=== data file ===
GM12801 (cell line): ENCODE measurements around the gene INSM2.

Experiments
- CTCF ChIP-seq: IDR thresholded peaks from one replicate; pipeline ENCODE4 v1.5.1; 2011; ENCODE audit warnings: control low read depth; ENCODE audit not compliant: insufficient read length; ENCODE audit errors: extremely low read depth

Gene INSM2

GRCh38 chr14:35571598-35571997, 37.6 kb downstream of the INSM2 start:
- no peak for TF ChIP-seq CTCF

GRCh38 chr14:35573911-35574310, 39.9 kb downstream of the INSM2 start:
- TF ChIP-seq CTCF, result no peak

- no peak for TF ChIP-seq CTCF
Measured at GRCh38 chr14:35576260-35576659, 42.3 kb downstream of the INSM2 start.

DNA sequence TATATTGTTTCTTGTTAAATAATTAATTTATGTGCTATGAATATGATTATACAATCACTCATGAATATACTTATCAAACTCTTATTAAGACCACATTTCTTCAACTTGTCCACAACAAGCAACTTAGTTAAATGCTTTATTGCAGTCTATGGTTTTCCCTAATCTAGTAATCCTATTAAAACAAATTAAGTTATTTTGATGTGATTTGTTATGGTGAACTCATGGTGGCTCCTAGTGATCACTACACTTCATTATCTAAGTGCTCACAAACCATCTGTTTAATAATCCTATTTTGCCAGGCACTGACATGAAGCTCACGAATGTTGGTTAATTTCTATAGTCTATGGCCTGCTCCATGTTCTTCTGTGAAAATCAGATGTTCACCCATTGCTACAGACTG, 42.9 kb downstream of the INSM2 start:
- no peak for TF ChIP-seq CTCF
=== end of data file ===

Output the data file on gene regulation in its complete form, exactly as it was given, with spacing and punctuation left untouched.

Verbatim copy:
GM12801 (cell line): ENCODE measurements around the gene INSM2.

Experiments
- CTCF ChIP-seq: IDR thresholded peaks from one replicate; pipeline ENCODE4 v1.5.1; 2011; ENCODE audit warnings: control low read depth; ENCODE audit not compliant: insufficient read length; ENCODE audit errors: extremely low read depth

Gene INSM2

GRCh38 chr14:35571598-35571997, 37.6 kb downstream of the INSM2 start:
- no peak for TF ChIP-seq CTCF

GRCh38 chr14:35573911-35574310, 39.9 kb downstream of the INSM2 start:
- TF ChIP-seq CTCF, result no peak

- no peak for TF ChIP-seq CTCF
Measured at GRCh38 chr14:35576260-35576659, 42.3 kb downstream of the INSM2 start.

DNA sequence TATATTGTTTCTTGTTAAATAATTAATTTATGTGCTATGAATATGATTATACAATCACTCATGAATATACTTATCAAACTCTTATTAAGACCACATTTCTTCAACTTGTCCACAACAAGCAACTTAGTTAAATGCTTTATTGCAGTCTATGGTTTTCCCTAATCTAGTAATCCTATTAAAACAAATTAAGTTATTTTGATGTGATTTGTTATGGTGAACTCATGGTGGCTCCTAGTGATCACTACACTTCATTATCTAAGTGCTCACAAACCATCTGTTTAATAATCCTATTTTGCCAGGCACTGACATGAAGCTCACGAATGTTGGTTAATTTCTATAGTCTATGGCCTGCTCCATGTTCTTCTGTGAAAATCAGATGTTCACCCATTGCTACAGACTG, 42.9 kb downstream of the INSM2 start:
- no peak for TF ChIP-seq CTCF